Power supply via 230V:
The simplest and cheapest solution <10€; material for this usually already available at home:
Idea for power supply in the outdoor area when 230V is available:
- Extension cable outdoor, price depending on length e.g. 10m 10€
- Waterproof box: Richelt in red for 1,65€ or better quality in yellow for 4,50€
- Mini-USB charger with straight plug outlet, 4,60€
1000mA type are good enough for a Pi-Zero (mine need max 250mA).
Here are some Reichelt order numbers:
Power supply via solar cell:
670 mm x 550 mm x 35 mm, 6kg with MC4 connectors.
Was delivered within 2 days!
For the connection to the controller I also used the matching MC4 plug and a rest real (4mm²) PV cable.
I bought these MC4 plugs (I also need the rest for another project).
Since I don’t have a suitable crimping pliers, I simply pressed them together with a Komi pliers in the crimping area and then soldered the connection, with the few milliamperes that tile here this is always good.
For the processing of these connectors there are also lots of videos, e.g. this one.
To make the plug waterproof it needs a suitable cable, so it is best to use the original UV-resistant PV cable and not a normal 4mm² (PVC) cable.
The PV cable has a much thicker insulation/outer diameter.
Even if the controller does not look like this, the thickly insulated PV cable fits in without a problem. There are often short solar cable remainders free of charge with local garbage collection places or times with ebay classified advertisements to look, something like that remains with each tidy PV installation. When pulling in the string lines (e.g. from the roof to the inverter in the basement) you always prefer to leave the cables 2m longer than 10cm too short and that will then be cut off and thrown away.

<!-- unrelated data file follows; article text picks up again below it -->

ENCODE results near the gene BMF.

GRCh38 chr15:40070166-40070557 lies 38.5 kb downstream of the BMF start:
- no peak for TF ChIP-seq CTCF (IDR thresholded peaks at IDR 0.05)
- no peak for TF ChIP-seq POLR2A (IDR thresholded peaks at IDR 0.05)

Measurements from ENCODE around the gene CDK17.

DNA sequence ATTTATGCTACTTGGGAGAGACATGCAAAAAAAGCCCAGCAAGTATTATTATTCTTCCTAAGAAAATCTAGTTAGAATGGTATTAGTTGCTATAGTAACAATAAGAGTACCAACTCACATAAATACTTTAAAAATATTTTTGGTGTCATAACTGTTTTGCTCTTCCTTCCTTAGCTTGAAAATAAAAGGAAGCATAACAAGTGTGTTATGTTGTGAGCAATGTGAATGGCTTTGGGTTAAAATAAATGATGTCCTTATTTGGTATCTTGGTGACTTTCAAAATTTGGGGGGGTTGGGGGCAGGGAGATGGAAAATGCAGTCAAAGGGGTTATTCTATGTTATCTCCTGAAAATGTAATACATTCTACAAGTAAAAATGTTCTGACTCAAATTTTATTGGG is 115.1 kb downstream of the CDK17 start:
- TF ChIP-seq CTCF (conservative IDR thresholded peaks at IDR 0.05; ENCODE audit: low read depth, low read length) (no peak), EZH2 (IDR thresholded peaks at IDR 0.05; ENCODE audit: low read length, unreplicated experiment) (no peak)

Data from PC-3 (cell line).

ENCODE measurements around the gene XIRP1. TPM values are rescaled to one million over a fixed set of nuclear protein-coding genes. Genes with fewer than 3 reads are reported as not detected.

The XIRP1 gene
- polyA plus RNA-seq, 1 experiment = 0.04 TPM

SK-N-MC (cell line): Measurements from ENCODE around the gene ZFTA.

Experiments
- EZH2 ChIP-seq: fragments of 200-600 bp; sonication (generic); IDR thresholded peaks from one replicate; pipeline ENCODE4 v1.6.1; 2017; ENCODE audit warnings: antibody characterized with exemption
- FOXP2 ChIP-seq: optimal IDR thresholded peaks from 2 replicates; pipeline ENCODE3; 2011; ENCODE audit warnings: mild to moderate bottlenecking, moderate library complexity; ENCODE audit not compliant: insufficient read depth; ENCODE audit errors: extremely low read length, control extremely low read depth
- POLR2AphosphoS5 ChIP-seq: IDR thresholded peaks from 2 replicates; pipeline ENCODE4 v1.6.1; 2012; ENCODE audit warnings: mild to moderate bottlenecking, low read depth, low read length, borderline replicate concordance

When connecting the cables to the controller, observe the polarity (cable ends on the module are labelled).
20A Solarladegerät für 12V-Batterie mit LCD Display und USB-Buchse:
20A solar charger for 12V battery with LCD display and USB socket:
Displays charge & discharge current and battery and PV voltage and battery level.
Towards the battery I installed a waterproof 12V fuse holder, (for normal KFZ(ATO) fuses (fuses were included).
The controller also has some built-in overload protection, but I don’t trust it that much.
What happens if you short-circuit a 12V cable that is connected to a car battery without security (and there is dry grass on the outside…) can be imagined by everyone. I give only one keyword: welding machine…
PV underframe completely assembled
- 2x hinges
- 2x gate hinge
- multiplex board
All these parts best to buy locally in the cheap building market (online is usually more expensive).
In the cheap building market there are the screws also individually to the kilo price.
Module mounted on aluminium frame with 2 hinges on Multiplex rest plate (with self-tapping screws without pre-drilling directly into the aluminium/wood).
I marked the positions of the holes with Edding before.
=> Then you see immediately if something shifts when screwing on.
When screwing on, make sure that the two axes of the hinge are aligned (longitudinally aligned), otherwise it will jam later!
2x gate hinge for variable installation angles, screw on centrally.
=> The installation angle can also be folded flat between the module and the Multiplex panel to save space, e.g. for storage.
With other hinge types, make sure that the drill holes on the long side (hinge side) are equidistant, then any tilt angle can be set later.
Also make sure that the hinge side is not wider than here (44mm), otherwise the holes will reach into the empty space. And I wanted to have as many screws as possible on the thin module aluminium frame so that it would last in the long term even in strong winds.